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Robert G. Moser, Chair BAT 2.116, Mailcode A1800, Austin, TX 78712 • 512-471-5121

Fall 2009

GOV 390K • Comparative Study of Political Systems

Unique Days Time Location Instructor
39410 M
3:30 PM-6:30 PM
BAT 5.102
Weyland, K

Course Description

This course will provide a very wide-ranging, theoretically and methodologically pluralistic introduction to the field of Comparative Politics. After a brief discussion of the great variety of methods that are applied in the field, we will compare and assess the major theoretical approaches ("paradigms") that Comparativists have drawn on, especially “culturalism,” Marxism, historical institutionalism, and rational choice (including rational-choice institutionalism). Thereafter, we will discuss a number of important substantive issues and topics, especially the political economy of the First World and Third World; revolution; democratization; parties and voting; and interest groups and social movements; and nationalism and ethnic conflict. The readings on these substantive topics will reflect the diverse theoretical and methodological approaches discussed before.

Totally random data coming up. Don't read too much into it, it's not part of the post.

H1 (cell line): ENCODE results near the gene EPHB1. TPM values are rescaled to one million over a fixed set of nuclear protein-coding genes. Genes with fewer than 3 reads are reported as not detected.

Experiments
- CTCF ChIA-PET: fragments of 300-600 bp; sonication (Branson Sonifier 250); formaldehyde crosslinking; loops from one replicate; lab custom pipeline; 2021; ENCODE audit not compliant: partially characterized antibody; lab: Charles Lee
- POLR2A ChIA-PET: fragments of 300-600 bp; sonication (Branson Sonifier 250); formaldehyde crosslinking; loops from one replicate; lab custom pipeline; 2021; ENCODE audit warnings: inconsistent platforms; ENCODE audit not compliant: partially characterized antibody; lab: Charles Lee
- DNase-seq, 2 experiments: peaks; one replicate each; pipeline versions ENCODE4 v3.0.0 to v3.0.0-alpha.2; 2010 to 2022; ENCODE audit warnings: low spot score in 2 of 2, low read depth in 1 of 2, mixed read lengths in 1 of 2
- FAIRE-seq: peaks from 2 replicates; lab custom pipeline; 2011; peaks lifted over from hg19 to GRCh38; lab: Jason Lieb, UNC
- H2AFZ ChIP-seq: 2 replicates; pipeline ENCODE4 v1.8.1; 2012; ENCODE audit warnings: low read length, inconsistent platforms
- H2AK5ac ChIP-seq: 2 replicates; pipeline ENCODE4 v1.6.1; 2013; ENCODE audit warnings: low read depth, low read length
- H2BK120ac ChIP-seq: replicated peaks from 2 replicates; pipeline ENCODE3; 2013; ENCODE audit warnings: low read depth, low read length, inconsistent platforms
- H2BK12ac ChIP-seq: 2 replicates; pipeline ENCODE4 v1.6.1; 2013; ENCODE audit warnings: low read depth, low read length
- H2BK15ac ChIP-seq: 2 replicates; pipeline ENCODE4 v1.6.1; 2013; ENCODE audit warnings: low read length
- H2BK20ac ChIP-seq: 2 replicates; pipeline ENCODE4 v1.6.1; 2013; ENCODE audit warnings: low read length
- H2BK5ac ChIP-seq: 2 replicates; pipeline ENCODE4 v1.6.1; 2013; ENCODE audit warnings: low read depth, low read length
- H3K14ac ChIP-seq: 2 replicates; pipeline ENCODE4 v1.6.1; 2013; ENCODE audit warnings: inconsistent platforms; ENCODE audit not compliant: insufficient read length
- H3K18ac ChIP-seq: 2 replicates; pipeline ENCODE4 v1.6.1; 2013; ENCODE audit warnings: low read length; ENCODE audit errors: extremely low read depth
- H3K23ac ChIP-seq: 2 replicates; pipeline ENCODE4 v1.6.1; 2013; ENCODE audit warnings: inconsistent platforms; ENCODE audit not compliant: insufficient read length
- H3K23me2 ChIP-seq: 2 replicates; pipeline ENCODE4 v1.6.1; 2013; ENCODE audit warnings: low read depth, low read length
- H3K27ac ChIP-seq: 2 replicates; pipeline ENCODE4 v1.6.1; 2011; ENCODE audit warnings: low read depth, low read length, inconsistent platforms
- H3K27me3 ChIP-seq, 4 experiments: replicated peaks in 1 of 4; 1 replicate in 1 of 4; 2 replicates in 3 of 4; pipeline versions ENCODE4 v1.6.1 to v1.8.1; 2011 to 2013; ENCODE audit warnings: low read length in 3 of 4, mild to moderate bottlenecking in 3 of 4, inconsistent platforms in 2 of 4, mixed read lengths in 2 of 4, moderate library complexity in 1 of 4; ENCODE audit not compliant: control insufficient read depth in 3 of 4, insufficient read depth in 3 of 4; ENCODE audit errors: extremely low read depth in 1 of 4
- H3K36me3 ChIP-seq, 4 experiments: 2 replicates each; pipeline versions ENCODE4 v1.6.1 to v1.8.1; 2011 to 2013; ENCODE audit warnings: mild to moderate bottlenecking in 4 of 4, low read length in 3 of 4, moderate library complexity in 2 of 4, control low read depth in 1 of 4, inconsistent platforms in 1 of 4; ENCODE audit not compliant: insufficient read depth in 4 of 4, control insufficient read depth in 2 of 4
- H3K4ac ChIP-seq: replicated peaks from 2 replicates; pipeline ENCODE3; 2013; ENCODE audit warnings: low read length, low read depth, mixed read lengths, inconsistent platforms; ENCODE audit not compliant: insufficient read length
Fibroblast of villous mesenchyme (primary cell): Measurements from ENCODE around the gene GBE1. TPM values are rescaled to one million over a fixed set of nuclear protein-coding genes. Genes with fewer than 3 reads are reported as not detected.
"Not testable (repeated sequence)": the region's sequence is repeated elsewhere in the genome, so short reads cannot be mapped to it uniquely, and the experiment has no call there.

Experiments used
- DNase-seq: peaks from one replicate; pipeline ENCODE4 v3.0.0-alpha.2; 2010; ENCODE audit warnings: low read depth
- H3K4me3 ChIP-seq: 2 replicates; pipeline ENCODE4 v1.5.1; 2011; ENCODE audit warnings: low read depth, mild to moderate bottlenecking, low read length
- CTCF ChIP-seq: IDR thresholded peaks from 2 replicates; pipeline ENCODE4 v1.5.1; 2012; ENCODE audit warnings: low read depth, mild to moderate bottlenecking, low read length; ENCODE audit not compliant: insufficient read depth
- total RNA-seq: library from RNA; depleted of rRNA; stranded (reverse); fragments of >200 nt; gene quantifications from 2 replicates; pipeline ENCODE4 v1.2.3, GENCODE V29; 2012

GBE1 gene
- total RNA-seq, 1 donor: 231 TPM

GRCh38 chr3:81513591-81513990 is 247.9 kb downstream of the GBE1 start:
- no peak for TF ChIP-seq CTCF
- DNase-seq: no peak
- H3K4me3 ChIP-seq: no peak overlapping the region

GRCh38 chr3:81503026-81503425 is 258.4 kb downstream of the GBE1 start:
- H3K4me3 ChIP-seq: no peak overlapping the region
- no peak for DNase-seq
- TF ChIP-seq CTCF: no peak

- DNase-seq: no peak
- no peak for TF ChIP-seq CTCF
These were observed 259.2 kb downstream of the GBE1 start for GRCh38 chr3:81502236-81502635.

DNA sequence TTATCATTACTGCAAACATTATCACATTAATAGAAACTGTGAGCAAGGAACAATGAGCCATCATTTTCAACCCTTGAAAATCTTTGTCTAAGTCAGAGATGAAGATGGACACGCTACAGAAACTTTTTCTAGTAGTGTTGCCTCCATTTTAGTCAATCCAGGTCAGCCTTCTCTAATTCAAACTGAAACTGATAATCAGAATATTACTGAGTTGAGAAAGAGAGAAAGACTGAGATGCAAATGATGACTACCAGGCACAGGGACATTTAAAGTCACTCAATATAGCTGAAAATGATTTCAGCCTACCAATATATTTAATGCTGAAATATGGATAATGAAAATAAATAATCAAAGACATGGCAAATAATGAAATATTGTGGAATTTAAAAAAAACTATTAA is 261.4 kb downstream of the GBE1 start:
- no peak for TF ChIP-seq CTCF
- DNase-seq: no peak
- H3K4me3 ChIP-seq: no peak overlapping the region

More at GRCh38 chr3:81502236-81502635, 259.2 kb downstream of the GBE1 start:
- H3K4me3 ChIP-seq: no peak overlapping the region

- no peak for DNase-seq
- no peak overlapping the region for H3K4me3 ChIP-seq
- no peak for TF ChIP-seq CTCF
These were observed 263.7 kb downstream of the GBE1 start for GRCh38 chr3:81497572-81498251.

Grading Policy

3 2-3 pp. discussion papers to be distributed to all participants and to be presented and discussed in class 1 5 pp. essay 1 10 pp. essay or research design 1 final exam lots of participation in class discussion

Texts

(preliminary listing; books marked with "?" may be replaced): Ronald Inglehart and Christian Welzel, Modernization, Cultural Change, and Democracy (Cambridge UP, 2005) Robert Bates, Markets and States in Tropical Africa (U. California Pr., 1984) Mark Lichbach, Is Rational Choice All of Social Science? (U. Michigan Pr., 2003) ? Dietrich Rueschemeyer, Evelyne Huber Stephens & John Stephens, Capitalist Development and Democracy (U. Chicago Pr., 1992) ? Theda Skocpol, States and Social Revolutions (Cambridge UP, 1979) Guillermo O'Donnell and Philippe Schmitter, Tentative Conclusions about Uncertain Democracies (Johns Hopkins UP, 1986) Sidney Tarrow, Power in Movement, 2nd ed. (Cambridge UP, 1998) ? David Laitin, Nations, States, and Violence (Oxford UP, 2007) ? Extensive electronic reserves and significant coursepack with xeroxed journal articles and book chapters ? Book may be replaced if I can find a “fitting” alternative.

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